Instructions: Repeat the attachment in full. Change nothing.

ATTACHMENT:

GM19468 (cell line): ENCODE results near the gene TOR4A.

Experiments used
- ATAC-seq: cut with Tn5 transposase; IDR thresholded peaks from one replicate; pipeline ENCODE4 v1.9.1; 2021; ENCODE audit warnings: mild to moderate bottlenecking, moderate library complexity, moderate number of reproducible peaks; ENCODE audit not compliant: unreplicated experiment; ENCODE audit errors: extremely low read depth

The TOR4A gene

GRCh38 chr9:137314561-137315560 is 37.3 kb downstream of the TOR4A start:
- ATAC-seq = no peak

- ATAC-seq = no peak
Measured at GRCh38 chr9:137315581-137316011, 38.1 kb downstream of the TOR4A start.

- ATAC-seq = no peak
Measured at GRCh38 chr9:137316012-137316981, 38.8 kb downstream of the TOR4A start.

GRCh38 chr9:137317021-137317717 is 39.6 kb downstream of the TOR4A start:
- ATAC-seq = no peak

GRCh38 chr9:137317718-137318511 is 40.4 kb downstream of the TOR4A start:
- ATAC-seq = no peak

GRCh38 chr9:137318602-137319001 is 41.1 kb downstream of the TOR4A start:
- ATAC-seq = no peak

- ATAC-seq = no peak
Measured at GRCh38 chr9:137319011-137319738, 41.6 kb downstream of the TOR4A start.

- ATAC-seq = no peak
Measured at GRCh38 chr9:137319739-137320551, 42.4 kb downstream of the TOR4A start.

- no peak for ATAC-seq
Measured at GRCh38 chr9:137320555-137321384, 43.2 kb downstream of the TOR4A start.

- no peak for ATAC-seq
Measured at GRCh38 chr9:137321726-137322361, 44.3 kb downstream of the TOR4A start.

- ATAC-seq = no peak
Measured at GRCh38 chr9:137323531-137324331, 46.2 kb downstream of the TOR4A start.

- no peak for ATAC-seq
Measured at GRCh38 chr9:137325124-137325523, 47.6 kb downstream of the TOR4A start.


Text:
GM19468 (cell line): ENCODE results near the gene TOR4A.

Experiments used
- ATAC-seq: cut with Tn5 transposase; IDR thresholded peaks from one replicate; pipeline ENCODE4 v1.9.1; 2021; ENCODE audit warnings: mild to moderate bottlenecking, moderate library complexity, moderate number of reproducible peaks; ENCODE audit not compliant: unreplicated experiment; ENCODE audit errors: extremely low read depth

The TOR4A gene

GRCh38 chr9:137314561-137315560 is 37.3 kb downstream of the TOR4A start:
- ATAC-seq = no peak

- ATAC-seq = no peak
Measured at GRCh38 chr9:137315581-137316011, 38.1 kb downstream of the TOR4A start.

- ATAC-seq = no peak
Measured at GRCh38 chr9:137316012-137316981, 38.8 kb downstream of the TOR4A start.

GRCh38 chr9:137317021-137317717 is 39.6 kb downstream of the TOR4A start:
- ATAC-seq = no peak

GRCh38 chr9:137317718-137318511 is 40.4 kb downstream of the TOR4A start:
- ATAC-seq = no peak

GRCh38 chr9:137318602-137319001 is 41.1 kb downstream of the TOR4A start:
- ATAC-seq = no peak

- ATAC-seq = no peak
Measured at GRCh38 chr9:137319011-137319738, 41.6 kb downstream of the TOR4A start.

- ATAC-seq = no peak
Measured at GRCh38 chr9:137319739-137320551, 42.4 kb downstream of the TOR4A start.

- no peak for ATAC-seq
Measured at GRCh38 chr9:137320555-137321384, 43.2 kb downstream of the TOR4A start.

- no peak for ATAC-seq
Measured at GRCh38 chr9:137321726-137322361, 44.3 kb downstream of the TOR4A start.

- ATAC-seq = no peak
Measured at GRCh38 chr9:137323531-137324331, 46.2 kb downstream of the TOR4A start.

- no peak for ATAC-seq
Measured at GRCh38 chr9:137325124-137325523, 47.6 kb downstream of the TOR4A start.